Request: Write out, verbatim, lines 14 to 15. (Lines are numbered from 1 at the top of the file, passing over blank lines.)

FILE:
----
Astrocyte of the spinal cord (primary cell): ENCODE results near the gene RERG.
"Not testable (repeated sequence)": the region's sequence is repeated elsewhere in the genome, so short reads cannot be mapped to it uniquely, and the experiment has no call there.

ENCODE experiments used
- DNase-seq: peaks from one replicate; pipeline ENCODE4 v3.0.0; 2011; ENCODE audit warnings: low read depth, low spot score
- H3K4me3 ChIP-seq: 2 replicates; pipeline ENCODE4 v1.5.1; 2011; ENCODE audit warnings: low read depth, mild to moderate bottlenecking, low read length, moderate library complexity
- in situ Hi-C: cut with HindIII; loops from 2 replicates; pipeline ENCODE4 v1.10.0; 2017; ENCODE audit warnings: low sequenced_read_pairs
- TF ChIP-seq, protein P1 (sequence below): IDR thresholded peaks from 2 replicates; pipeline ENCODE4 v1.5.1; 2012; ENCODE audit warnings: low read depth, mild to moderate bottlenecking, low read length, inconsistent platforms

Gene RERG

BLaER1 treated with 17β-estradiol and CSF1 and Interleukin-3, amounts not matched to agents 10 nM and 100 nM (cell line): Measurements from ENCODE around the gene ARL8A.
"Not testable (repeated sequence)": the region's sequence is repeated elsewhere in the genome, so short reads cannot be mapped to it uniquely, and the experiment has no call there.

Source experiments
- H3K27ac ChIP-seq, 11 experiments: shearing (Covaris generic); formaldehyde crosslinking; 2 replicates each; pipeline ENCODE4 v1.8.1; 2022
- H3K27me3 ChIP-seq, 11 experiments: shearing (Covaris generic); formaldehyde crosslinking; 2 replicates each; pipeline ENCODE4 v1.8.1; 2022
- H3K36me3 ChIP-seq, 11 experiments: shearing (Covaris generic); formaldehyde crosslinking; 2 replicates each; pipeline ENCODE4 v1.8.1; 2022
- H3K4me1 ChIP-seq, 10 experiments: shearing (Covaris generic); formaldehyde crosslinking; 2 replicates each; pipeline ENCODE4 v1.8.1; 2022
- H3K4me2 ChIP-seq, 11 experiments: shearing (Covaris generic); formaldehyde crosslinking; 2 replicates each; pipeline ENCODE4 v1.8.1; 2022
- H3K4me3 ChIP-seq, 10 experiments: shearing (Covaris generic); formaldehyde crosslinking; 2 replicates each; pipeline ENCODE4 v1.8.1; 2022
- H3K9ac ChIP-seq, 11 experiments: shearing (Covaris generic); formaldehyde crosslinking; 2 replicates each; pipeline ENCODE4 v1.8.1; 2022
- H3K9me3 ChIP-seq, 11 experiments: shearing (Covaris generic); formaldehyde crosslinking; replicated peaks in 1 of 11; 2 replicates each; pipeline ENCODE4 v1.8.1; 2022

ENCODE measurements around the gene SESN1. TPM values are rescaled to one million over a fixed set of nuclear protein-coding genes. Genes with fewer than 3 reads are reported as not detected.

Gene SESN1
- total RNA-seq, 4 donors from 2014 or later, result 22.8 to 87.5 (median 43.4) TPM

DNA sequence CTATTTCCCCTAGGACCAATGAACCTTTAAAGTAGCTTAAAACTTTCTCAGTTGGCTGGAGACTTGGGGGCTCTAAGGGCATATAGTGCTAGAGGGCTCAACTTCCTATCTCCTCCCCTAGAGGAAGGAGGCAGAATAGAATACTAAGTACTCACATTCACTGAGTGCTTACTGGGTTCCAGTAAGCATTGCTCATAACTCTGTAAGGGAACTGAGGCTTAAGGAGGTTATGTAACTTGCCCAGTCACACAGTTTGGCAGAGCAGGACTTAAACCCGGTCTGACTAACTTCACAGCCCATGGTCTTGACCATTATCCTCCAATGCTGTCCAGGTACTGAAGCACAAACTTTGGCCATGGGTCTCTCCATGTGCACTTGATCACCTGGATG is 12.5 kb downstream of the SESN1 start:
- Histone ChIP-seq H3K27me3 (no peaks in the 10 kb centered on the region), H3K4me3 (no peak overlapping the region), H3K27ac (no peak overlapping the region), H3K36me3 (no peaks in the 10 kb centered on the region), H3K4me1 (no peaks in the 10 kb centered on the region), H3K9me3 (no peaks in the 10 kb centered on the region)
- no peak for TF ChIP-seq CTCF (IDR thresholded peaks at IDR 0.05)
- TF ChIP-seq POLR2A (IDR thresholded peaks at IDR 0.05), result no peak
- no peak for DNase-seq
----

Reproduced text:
- H3K36me3 ChIP-seq, 11 experiments: shearing (Covaris generic); formaldehyde crosslinking; 2 replicates each; pipeline ENCODE4 v1.8.1; 2022
- H3K4me1 ChIP-seq, 10 experiments: shearing (Covaris generic); formaldehyde crosslinking; 2 replicates each; pipeline ENCODE4 v1.8.1; 2022